I read an interesting article in Newsweek today about Japan. It was interesting enough, but the author has only been here for a little over a year! Added to that insult is the way mass-market magazines like Newsweek and Time homogenize the news! All the articles are so similar in style that they could be written by the same person! Aren't the writers who work there ashamed of that? Don't the editors feel like they're damaging the flow of information from the writers to the readers? Is there no feeling of shame? There should be! Again, the article I read today was fairly decent, if shallow and homogenised - so the fire between the lines of my text comes from years of reading homogenized news. I'm bloody well sick of it by now! Fast-food news, that's what it is! Something to read on the plane that is slightly (only slightly) educational and entertaining... making you feel as though you're up and up on the latest in the world as you put the magazine away and have a meal, a drink, and watch a movie, followed by sleep and soon after awaking, another country. I mean... it's nice, I know.... The reassuring muted roar of the jet engines, the warm glow of the wine, the feeling and the reality that you're on top of the world zinging through the air high above everything, and you can even quote some insipid news report from your sky reading when you meet someone at the airport.
That's... nice... but why isn't there a stronger quest for the truth! Why isn't there a stronger quest for getting at the causes behind the events, and not just the superficial events themselves? I want real food and I want real news! ........ Now that I've generalized a bit too much, let's get into some specifics!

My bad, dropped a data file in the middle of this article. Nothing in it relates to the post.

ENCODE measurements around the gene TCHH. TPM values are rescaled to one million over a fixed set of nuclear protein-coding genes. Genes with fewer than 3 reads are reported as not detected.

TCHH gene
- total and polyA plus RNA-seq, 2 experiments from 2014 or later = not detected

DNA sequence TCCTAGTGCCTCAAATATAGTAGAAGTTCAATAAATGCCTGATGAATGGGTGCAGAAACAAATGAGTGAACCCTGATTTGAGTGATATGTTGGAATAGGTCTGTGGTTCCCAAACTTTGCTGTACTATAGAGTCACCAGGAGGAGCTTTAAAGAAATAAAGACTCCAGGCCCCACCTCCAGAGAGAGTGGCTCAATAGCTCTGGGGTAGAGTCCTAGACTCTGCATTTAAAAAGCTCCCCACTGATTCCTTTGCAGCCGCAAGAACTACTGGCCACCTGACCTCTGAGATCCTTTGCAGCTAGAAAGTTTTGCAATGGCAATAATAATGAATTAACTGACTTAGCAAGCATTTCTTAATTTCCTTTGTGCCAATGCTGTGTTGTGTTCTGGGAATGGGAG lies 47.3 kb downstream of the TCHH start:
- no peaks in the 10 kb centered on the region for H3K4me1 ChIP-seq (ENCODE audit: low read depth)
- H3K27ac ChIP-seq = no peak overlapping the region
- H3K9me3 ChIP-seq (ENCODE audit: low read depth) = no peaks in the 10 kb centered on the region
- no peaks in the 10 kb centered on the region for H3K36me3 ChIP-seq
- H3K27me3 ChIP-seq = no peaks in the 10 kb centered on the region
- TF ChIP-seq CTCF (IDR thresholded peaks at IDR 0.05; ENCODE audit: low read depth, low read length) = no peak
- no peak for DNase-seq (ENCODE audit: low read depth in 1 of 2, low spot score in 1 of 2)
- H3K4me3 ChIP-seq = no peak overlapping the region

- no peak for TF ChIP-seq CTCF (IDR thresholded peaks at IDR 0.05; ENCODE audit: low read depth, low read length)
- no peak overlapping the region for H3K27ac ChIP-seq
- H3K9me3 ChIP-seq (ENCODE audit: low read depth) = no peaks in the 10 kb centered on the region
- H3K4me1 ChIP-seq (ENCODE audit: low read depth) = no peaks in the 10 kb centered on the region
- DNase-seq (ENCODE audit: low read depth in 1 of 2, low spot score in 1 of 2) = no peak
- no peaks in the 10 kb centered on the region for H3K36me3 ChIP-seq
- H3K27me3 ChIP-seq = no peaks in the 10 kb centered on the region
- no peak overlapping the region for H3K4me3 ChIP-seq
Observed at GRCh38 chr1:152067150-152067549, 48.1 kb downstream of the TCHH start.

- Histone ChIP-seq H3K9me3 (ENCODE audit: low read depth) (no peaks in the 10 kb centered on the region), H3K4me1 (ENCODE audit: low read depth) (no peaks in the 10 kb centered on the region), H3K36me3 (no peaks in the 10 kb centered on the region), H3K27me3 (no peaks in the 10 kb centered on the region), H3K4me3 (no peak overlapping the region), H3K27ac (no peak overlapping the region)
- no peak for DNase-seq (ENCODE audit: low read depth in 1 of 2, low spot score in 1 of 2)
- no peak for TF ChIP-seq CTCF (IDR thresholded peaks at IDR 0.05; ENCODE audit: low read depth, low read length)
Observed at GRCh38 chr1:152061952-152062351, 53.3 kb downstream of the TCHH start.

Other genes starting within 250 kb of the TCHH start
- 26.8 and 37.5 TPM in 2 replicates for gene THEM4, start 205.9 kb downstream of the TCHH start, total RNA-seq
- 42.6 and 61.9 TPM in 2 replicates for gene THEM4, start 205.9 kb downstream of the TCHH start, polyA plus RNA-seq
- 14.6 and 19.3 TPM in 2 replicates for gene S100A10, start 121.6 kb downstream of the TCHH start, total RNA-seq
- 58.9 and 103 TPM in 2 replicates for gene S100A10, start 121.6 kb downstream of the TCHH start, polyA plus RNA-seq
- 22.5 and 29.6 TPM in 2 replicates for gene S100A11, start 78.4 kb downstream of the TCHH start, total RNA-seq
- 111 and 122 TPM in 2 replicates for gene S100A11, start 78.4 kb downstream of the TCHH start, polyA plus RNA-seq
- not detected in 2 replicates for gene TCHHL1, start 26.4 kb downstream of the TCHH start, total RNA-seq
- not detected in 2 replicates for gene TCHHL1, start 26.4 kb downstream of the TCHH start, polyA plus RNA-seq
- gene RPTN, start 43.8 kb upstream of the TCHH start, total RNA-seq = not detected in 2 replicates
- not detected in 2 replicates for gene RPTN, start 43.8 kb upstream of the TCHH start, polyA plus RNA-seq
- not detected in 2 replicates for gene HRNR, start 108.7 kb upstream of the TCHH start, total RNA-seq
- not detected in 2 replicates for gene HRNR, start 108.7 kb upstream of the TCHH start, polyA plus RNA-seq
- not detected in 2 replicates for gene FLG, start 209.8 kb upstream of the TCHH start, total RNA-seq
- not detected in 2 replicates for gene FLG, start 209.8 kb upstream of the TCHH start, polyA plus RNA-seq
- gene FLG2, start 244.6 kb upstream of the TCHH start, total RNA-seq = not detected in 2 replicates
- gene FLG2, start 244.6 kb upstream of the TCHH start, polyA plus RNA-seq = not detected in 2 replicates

The article mentioned that one out of twenty marriages in Japan and one out of ten in Tokyo involve a foreign spouse. Well... okay. I was surprised along with the rest of the readership at this, and our sky-traveller can step off the plane and impress the locals with his "knowledge" that there are many international marriages in Japan. Great, right? Wrong! Why? Because there are a lot of "foreigners" in Japan who were born and raised here and only speak Japanese, but because they don't want to lose their family's original nationality, they stay here as permanent residents but not as citizens. Certainly there are many Korean-Japanese here that would fit into that category. So, of that spiffy and easily quoted "1-in-20 & 1-in-10" bit of "information" about international marriages, how many of those marriages involve people who are Japanese in everything but passport? Details! They can ruin the warm glow of the wine! They can interfere with sleep! They can prevent our sky-flyer from concentrating on the plot of the in-flight movie! Details! Who needs them!
The rest of the article was basically saying that Japan is pretty much like an European country now - with its own customs, but heavily influenced by the outside world - and vice versa. Fair enough, I suppose, but when was the last time you read an article about the lost culture of America since people are not wearing the same style clothing they wore in the 18th century and (gasp!) the language has changed! I mean... come on! Every country changes! The deal with Japan is that after the period of isolation, it was pretty unique, and many people around the world have been intrigued by that uniqueness ever since. Well, we're all unique you know!
Lyle (Hiroshi) Saxon